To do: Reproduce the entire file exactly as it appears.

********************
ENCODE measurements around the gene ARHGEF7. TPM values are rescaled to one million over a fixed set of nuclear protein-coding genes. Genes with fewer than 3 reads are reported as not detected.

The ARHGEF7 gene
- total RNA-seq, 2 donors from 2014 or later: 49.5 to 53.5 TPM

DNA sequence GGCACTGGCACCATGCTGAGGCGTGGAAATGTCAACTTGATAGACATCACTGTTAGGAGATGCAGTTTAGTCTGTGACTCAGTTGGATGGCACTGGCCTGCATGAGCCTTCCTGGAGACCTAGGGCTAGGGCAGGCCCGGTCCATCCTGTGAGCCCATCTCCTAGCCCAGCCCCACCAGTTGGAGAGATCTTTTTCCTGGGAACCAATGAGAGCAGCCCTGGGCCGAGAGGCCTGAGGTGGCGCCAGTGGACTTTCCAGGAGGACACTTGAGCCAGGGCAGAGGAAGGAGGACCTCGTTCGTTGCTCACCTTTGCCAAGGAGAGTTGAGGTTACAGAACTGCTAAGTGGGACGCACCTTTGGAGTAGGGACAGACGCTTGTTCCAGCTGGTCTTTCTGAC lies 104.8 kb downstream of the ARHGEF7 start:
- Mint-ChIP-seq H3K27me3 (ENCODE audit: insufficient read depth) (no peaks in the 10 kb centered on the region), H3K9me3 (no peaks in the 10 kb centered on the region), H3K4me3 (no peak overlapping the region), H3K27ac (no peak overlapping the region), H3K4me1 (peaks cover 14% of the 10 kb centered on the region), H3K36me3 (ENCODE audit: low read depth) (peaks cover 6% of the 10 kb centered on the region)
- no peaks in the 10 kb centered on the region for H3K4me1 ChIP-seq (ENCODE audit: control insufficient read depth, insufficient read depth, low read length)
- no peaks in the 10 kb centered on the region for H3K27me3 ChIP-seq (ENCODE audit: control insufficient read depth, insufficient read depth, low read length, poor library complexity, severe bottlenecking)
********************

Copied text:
ENCODE measurements around the gene ARHGEF7. TPM values are rescaled to one million over a fixed set of nuclear protein-coding genes. Genes with fewer than 3 reads are reported as not detected.

The ARHGEF7 gene
- total RNA-seq, 2 donors from 2014 or later: 49.5 to 53.5 TPM

DNA sequence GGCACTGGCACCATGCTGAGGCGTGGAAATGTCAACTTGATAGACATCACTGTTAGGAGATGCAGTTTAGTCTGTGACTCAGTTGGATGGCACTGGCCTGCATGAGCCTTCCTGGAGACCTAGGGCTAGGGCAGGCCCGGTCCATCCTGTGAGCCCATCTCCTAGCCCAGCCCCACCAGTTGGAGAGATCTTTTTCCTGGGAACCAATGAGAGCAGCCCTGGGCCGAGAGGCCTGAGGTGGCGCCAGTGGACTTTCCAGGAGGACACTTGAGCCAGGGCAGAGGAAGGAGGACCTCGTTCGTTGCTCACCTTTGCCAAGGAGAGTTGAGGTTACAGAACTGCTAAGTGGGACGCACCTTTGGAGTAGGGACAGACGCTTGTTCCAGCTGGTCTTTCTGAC lies 104.8 kb downstream of the ARHGEF7 start:
- Mint-ChIP-seq H3K27me3 (ENCODE audit: insufficient read depth) (no peaks in the 10 kb centered on the region), H3K9me3 (no peaks in the 10 kb centered on the region), H3K4me3 (no peak overlapping the region), H3K27ac (no peak overlapping the region), H3K4me1 (peaks cover 14% of the 10 kb centered on the region), H3K36me3 (ENCODE audit: low read depth) (peaks cover 6% of the 10 kb centered on the region)
- no peaks in the 10 kb centered on the region for H3K4me1 ChIP-seq (ENCODE audit: control insufficient read depth, insufficient read depth, low read length)
- no peaks in the 10 kb centered on the region for H3K27me3 ChIP-seq (ENCODE audit: control insufficient read depth, insufficient read depth, low read length, poor library complexity, severe bottlenecking)